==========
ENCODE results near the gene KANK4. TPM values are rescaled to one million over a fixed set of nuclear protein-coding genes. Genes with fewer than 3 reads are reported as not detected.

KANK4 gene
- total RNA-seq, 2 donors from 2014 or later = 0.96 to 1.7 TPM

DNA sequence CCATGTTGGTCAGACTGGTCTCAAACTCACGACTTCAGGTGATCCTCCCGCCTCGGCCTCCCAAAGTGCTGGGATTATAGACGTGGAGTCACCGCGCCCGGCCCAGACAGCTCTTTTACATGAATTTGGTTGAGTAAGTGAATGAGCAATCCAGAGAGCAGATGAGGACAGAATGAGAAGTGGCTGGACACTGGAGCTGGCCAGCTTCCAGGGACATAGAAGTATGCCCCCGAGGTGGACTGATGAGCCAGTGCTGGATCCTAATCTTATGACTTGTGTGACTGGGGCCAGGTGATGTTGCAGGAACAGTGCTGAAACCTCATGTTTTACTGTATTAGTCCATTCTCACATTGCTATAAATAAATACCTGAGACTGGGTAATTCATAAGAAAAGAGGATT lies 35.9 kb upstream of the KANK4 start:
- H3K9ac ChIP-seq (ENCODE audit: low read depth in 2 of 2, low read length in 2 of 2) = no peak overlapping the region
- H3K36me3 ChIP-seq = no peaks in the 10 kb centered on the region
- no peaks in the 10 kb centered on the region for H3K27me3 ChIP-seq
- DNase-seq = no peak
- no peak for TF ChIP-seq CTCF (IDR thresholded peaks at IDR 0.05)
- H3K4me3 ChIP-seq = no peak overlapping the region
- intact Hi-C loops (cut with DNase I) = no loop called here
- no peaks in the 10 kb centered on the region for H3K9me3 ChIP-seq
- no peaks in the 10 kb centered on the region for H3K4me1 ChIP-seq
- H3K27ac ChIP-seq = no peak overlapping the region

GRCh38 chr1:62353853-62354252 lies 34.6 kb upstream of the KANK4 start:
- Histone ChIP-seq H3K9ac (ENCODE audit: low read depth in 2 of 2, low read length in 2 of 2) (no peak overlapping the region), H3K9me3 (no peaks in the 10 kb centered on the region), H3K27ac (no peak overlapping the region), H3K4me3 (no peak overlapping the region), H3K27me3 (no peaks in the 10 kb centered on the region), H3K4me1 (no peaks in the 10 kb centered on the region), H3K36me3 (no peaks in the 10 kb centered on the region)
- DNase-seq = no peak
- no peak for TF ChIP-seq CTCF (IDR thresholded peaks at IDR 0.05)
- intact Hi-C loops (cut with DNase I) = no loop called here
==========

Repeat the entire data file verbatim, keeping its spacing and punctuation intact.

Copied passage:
ENCODE results near the gene KANK4. TPM values are rescaled to one million over a fixed set of nuclear protein-coding genes. Genes with fewer than 3 reads are reported as not detected.

KANK4 gene
- total RNA-seq, 2 donors from 2014 or later = 0.96 to 1.7 TPM

DNA sequence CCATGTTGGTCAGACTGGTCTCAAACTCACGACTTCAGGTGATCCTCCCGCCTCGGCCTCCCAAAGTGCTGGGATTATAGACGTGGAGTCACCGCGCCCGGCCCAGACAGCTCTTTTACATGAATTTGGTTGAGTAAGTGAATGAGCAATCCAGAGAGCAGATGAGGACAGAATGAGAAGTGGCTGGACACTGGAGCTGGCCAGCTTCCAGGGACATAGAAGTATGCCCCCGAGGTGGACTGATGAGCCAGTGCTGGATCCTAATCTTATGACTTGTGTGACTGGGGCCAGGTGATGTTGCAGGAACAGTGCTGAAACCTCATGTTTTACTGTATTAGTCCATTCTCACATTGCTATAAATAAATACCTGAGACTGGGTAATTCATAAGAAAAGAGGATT lies 35.9 kb upstream of the KANK4 start:
- H3K9ac ChIP-seq (ENCODE audit: low read depth in 2 of 2, low read length in 2 of 2) = no peak overlapping the region
- H3K36me3 ChIP-seq = no peaks in the 10 kb centered on the region
- no peaks in the 10 kb centered on the region for H3K27me3 ChIP-seq
- DNase-seq = no peak
- no peak for TF ChIP-seq CTCF (IDR thresholded peaks at IDR 0.05)
- H3K4me3 ChIP-seq = no peak overlapping the region
- intact Hi-C loops (cut with DNase I) = no loop called here
- no peaks in the 10 kb centered on the region for H3K9me3 ChIP-seq
- no peaks in the 10 kb centered on the region for H3K4me1 ChIP-seq
- H3K27ac ChIP-seq = no peak overlapping the region

GRCh38 chr1:62353853-62354252 lies 34.6 kb upstream of the KANK4 start:
- Histone ChIP-seq H3K9ac (ENCODE audit: low read depth in 2 of 2, low read length in 2 of 2) (no peak overlapping the region), H3K9me3 (no peaks in the 10 kb centered on the region), H3K27ac (no peak overlapping the region), H3K4me3 (no peak overlapping the region), H3K27me3 (no peaks in the 10 kb centered on the region), H3K4me1 (no peaks in the 10 kb centered on the region), H3K36me3 (no peaks in the 10 kb centered on the region)
- DNase-seq = no peak
- no peak for TF ChIP-seq CTCF (IDR thresholded peaks at IDR 0.05)
- intact Hi-C loops (cut with DNase I) = no loop called here